Scott Darling is the latest unsung hero for the resilient Blackhawks
By DAVE TURNER
In a flash, the Chicago Blackhawks found themselves down 3-0 in Game 1 on the road in Nashville. After the first twenty minutes, out went the shell-shocked Corey Crawford and in came Scott Darling to try and salvage the game. Instead, it was Darling who stole the show.
Darling, with only 14 previous NHL regular season starts to his name stepped onto hostile ice and did the unthinkable. The Lemont, Ill. native stood tall as Nashville poured on the shots in the third period. After 40 minutes of perfect relief, the game headed to overtime tied at three. There's no way that Darling could hold off the Nashville onslaught in extra time, right?
Darling made save after save, some so brilliant that words can't do them justice. It was only when Duncan Keith blasted home a shot from the point that the backup netminder got the win he so deserved after a stellar performance.
"It's all adrenaline right now, that was a lot of fun," Darling said to the media, following Wednesday's game. "This is just another thing that i never would have told you would have happened, but it did and it was a great goal by (Duncan Keith) and what an effort by the boys, it was a great game."
For Chicago, a standout performance from a virtual unknown shouldn't come as a surprise. Since their 2010 Stanley Cup run, the Hawks have been in so many big games that featured countless big-time performances. It's not just the likes of Toews, Kane and Hossa that have stepped up for this club in the past. From a grinder like Bryan Bickell to a journeyman defender in Johnny Oduya, The Hawks are used to extraordinary performances by seemingly ordinary players.
So, why not a Herculean effort from a career backup who at one point last year was playing for the Cincinnati Cyclones of the ECHL? It's just the latest moment in what is a trend of unsung players stepping up to shine in the spotlight for the Blackhawks. That's what it takes to make deep playoff runs and the Hawks certainly know how to do just that.
Chicago's double overtime victory not only gives the Blackhawks home ice advantage in the series, but the come-from-behind win also reveals a lot about two two clubs.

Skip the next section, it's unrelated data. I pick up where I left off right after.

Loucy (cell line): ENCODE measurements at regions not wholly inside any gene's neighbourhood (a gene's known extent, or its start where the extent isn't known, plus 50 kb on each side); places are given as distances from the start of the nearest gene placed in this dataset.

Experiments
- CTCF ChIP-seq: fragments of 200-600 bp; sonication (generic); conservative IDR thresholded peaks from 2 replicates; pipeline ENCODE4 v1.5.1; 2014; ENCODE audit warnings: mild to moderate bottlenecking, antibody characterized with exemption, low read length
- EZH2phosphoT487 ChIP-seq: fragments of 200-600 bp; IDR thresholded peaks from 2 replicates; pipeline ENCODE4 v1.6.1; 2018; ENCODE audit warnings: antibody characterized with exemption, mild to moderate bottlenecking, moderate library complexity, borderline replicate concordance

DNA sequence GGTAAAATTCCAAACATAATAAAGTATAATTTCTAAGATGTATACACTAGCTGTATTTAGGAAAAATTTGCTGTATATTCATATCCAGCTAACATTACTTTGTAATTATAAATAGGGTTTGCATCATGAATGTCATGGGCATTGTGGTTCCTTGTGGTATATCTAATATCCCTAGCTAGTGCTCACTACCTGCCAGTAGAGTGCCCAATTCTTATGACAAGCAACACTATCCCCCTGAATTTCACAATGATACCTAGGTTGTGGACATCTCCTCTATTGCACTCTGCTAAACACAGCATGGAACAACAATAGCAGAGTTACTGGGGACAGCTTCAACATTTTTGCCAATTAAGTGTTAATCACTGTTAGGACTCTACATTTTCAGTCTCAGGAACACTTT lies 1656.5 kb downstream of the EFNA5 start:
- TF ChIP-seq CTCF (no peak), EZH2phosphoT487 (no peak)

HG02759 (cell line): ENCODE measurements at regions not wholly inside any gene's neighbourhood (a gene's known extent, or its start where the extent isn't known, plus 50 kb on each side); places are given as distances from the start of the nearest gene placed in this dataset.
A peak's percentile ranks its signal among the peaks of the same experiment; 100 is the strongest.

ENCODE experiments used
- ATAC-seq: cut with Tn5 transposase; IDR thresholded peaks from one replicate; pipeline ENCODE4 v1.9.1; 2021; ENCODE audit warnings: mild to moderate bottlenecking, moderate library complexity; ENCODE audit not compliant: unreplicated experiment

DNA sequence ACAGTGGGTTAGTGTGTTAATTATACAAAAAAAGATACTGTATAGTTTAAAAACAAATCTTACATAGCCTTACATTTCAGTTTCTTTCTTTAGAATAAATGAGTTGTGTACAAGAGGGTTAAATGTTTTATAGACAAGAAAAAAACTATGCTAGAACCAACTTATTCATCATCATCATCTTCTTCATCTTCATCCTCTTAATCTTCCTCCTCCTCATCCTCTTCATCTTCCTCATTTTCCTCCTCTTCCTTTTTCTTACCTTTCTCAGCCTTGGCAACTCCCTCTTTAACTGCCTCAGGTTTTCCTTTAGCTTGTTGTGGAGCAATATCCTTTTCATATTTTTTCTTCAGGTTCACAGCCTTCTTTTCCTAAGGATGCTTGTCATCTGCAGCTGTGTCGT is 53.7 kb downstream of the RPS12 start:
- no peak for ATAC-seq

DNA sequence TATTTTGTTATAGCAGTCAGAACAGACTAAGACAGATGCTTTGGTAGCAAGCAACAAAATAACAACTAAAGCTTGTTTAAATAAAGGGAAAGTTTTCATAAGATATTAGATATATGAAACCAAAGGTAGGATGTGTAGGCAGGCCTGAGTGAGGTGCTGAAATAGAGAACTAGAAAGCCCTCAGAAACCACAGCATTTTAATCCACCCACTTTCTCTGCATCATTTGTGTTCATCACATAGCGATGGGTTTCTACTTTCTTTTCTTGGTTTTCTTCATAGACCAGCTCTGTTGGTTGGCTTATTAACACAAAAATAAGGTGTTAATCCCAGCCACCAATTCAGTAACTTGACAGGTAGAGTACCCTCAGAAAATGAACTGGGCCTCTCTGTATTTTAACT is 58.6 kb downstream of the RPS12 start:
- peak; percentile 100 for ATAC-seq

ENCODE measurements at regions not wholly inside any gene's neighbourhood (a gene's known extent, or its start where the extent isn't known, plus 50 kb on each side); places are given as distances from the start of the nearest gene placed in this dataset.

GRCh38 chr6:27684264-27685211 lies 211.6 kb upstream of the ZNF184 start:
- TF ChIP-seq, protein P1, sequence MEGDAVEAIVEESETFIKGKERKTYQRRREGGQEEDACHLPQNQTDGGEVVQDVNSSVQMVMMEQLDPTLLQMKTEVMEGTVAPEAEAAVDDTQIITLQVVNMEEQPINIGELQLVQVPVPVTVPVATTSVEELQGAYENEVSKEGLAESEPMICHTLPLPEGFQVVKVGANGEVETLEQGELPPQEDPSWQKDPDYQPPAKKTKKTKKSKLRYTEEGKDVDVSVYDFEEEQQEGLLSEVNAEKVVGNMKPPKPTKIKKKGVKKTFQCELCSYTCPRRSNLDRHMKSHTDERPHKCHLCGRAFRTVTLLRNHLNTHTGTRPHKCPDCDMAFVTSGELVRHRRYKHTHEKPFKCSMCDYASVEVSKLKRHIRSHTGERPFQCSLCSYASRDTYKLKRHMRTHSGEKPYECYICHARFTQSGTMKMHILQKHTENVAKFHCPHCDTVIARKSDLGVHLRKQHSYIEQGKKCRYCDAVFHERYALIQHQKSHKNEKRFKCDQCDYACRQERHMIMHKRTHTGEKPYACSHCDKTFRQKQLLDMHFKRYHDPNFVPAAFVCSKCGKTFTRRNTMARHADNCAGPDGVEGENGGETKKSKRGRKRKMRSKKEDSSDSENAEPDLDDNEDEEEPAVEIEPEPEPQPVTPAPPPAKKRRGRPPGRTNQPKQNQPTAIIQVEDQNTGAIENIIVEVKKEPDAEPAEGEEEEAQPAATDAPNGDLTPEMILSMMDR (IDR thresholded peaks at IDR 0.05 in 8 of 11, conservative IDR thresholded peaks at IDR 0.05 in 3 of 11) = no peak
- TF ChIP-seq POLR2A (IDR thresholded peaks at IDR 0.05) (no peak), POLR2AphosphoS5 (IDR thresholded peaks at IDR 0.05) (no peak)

If this series was a boxing match, the first period was a 10-7 in favor of the Predators, with Darling entering the contest just as it was about to finish in a decision for Nashville. Instead, Chicago weathered what seemed to be the best flurry of punches that the Predators had to offer and somehow came out on top with a twelfth round knockout.
The loss is a tough one to swallow for the Preds. A 3-0 lead with the opposing goaltender chased has to be a win in the playoffs. Especially at home and especially with Pekka Rinne in net. If you can't protect three-goal leads at home, what can you do then?
"You'd rather be sitting in a different position," said Predators coach Peter Laviolette to the media. Laviolette struggled at first to form a coherent sentence to describe his feelings when asked what he told his team after the loss. Weary, no doubt, after close to 100 minutes of hockey that saw his team put their best foot forward early on, only to fall short.
Nashville needed everything to break right to win this series and after one game, they'll have an early hole to climb out of. To say that the Preds are finished wouldn't be doing them any justice as a team that had 104 points in the regular season. But, to come back from a loss of this magnitude is tough, let alone against the seemingly unflappable Blackhawks.
Patrick Kane (two assists) didn't miss a beat in his return to the lineup after missing significant time following a fracture to his left clavicle. If you're Nashville, seeing Kane play with precision in his first game back is reason for concern. Game one played out as if it was the first chapter of what may be another deep playoff run by the Chicago Blackhawks.
It's a chapter that Darling will not soon forget. Whether or not he even plays one minute the rest of the way remains to be seen, but Wednesday night's thriller proves that sometimes it's the most unlikely of sources that provides the spark to ignite the engine.
Watch out, the Hawks are about to put that engine into gear.
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